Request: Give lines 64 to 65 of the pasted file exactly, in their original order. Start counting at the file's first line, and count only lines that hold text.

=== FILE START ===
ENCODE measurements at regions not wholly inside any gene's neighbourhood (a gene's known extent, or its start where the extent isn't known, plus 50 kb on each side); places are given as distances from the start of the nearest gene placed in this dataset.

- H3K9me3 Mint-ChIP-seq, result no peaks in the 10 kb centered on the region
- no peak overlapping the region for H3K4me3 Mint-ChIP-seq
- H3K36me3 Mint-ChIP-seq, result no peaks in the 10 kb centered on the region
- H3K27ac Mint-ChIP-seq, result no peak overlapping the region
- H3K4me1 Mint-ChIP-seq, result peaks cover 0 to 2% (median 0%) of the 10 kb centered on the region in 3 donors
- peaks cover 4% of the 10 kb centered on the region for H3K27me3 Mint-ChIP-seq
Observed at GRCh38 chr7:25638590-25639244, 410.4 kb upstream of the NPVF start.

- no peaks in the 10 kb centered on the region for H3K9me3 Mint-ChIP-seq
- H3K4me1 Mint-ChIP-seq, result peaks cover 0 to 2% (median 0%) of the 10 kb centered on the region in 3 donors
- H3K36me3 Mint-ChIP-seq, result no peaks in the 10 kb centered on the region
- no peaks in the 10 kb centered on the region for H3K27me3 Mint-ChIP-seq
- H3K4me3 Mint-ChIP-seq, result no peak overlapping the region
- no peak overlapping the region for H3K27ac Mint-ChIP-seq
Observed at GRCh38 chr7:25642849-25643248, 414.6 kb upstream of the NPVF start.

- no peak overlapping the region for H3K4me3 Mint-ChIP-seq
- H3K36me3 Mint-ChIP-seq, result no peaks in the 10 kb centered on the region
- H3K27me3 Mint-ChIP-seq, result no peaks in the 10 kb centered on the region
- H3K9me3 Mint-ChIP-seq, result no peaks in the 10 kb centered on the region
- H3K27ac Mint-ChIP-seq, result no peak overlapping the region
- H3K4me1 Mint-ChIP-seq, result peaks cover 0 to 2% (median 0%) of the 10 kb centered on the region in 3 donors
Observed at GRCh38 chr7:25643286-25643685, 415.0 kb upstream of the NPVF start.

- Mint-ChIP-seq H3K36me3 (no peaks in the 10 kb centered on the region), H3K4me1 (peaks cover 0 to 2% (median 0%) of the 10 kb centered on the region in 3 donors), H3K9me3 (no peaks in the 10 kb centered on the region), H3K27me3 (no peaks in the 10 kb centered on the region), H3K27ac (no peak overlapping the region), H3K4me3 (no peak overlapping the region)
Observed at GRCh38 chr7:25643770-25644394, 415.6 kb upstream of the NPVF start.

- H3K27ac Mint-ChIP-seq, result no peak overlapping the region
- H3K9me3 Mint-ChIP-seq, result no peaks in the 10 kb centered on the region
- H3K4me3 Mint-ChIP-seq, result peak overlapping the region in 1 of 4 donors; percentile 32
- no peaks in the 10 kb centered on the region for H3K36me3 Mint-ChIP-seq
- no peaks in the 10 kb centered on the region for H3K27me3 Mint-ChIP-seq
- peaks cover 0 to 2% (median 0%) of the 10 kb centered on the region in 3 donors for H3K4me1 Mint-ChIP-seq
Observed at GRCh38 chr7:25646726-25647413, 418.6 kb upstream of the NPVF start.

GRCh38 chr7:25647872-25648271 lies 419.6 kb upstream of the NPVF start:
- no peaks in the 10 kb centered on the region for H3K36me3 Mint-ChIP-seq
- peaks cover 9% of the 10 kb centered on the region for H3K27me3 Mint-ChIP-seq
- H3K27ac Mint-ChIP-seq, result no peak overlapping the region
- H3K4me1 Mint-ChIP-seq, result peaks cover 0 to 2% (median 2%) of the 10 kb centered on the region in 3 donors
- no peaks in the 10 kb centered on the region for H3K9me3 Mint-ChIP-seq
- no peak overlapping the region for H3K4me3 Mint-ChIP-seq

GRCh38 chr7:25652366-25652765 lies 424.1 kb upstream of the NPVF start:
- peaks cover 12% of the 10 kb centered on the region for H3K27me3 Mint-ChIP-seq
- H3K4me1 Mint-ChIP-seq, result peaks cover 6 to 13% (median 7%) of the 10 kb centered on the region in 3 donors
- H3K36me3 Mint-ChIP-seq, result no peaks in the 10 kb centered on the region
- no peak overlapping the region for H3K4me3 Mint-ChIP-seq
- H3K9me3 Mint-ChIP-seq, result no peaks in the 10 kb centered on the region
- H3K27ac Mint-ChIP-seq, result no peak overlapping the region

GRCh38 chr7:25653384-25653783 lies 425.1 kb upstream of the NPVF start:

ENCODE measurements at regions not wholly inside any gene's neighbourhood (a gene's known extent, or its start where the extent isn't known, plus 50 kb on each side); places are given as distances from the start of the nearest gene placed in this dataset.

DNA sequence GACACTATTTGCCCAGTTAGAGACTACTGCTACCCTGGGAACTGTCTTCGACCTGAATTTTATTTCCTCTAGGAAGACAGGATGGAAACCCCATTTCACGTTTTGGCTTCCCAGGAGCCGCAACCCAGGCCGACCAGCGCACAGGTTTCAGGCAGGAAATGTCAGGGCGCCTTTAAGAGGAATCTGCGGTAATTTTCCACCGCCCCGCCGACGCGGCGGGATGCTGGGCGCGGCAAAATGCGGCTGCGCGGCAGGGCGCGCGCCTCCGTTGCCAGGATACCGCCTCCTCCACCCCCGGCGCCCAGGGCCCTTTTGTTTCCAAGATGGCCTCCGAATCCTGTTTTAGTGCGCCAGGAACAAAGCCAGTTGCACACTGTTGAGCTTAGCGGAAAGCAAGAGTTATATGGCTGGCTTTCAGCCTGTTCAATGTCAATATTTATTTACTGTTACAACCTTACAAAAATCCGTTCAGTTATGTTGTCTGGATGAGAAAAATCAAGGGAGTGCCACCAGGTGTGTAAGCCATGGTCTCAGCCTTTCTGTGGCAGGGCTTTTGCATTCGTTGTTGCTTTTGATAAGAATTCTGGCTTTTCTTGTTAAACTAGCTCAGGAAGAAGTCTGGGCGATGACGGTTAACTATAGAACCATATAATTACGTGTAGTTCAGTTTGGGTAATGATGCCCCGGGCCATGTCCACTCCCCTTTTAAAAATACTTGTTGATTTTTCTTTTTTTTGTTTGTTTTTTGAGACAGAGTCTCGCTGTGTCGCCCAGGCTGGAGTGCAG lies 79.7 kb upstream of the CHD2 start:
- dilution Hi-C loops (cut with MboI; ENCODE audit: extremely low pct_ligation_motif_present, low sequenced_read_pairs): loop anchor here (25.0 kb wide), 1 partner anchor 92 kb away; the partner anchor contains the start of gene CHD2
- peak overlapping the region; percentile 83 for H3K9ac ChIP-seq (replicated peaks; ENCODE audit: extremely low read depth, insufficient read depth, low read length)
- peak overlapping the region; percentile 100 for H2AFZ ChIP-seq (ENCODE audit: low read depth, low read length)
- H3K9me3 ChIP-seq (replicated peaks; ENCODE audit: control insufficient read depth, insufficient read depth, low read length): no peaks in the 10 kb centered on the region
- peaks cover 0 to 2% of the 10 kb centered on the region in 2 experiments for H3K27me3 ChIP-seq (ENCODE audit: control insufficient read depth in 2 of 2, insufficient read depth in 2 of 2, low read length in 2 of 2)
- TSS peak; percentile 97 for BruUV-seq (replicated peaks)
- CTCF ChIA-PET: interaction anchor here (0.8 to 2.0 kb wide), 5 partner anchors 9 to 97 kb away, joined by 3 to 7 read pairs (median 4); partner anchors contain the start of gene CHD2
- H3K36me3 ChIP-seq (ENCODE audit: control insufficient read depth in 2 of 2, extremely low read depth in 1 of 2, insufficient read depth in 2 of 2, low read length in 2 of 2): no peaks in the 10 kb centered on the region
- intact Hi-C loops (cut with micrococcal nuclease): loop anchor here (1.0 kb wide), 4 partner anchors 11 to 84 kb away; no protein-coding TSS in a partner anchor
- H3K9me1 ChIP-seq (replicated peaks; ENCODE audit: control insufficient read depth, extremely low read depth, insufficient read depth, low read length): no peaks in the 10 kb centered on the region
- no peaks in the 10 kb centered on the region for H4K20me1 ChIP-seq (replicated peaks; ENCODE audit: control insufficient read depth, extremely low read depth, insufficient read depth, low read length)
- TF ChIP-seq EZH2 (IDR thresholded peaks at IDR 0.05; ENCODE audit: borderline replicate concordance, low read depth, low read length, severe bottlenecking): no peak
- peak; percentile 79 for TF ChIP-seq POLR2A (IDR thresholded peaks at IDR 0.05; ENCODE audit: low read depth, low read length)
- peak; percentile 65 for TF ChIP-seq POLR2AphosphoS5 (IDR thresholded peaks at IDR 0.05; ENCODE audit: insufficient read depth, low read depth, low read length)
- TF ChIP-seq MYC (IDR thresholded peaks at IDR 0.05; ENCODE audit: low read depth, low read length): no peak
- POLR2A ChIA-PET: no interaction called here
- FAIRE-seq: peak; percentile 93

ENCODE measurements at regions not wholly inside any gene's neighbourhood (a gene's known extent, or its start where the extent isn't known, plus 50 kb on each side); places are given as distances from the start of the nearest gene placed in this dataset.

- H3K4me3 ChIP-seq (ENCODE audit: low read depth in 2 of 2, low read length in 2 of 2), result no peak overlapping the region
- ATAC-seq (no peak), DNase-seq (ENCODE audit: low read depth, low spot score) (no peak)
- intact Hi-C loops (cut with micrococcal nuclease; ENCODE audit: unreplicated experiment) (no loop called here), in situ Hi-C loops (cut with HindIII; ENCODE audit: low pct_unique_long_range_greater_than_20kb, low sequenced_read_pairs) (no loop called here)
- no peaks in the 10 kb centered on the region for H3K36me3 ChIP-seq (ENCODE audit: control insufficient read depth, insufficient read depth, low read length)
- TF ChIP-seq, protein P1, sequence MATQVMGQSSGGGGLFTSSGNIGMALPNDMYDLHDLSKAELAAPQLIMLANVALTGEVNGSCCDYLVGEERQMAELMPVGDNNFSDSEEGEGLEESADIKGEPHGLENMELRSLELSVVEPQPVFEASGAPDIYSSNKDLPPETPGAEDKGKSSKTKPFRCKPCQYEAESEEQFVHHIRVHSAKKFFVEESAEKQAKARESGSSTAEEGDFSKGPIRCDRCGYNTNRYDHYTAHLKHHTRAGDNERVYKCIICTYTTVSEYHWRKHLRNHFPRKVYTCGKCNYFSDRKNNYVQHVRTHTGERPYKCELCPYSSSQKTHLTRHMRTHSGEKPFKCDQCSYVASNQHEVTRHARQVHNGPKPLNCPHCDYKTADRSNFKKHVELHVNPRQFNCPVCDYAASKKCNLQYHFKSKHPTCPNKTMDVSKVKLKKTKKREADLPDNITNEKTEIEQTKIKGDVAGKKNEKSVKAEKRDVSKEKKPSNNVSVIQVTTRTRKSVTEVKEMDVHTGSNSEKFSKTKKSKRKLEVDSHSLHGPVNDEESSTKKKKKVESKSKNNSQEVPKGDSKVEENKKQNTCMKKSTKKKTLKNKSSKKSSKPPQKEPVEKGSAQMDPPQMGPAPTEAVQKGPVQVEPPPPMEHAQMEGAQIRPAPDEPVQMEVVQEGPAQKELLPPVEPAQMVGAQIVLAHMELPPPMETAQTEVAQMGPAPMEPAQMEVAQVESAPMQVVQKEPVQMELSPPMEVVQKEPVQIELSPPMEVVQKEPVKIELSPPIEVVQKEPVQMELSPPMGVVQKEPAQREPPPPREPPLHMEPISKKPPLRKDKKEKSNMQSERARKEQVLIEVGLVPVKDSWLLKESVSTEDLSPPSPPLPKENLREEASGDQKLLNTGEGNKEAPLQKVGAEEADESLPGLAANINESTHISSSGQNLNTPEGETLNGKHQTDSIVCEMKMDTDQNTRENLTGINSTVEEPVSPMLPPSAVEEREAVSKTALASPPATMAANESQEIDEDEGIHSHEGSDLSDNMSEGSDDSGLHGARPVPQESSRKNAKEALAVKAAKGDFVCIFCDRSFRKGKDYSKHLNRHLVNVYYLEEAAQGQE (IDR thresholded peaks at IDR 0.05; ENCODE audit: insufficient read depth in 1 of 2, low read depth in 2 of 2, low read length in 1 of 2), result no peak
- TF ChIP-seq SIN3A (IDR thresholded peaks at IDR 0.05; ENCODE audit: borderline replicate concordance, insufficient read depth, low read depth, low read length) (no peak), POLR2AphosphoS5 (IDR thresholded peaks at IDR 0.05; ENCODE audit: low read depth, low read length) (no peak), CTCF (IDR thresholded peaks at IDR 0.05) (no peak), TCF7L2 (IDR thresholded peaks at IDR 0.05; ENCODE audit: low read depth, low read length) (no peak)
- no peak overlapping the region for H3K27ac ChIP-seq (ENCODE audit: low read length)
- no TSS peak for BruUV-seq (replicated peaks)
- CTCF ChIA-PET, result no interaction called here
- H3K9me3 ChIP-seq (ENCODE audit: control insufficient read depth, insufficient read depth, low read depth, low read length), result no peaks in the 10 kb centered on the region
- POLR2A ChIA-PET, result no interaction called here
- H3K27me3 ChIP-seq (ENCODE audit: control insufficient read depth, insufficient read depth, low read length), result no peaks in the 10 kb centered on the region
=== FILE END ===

- POLR2A ChIA-PET: no interaction called here
- FAIRE-seq: peak; percentile 93